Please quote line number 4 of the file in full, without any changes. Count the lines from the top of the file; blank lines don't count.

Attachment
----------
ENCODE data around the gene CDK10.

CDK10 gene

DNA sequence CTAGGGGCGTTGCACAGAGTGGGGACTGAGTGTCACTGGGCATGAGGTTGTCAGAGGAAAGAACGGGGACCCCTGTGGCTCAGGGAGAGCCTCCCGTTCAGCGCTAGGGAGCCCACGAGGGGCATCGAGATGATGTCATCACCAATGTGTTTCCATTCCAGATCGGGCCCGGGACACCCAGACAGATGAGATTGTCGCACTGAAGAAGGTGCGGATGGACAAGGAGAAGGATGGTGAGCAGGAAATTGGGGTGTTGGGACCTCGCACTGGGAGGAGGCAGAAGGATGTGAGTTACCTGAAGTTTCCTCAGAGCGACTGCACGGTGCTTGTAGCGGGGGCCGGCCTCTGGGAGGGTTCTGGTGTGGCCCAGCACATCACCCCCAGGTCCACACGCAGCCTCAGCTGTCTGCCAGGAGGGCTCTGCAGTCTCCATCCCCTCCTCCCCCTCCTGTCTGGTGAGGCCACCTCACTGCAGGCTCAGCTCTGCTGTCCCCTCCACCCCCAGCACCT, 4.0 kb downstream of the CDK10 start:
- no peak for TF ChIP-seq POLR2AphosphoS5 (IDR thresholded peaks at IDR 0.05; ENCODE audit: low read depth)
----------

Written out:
- no peak for TF ChIP-seq POLR2AphosphoS5 (IDR thresholded peaks at IDR 0.05; ENCODE audit: low read depth)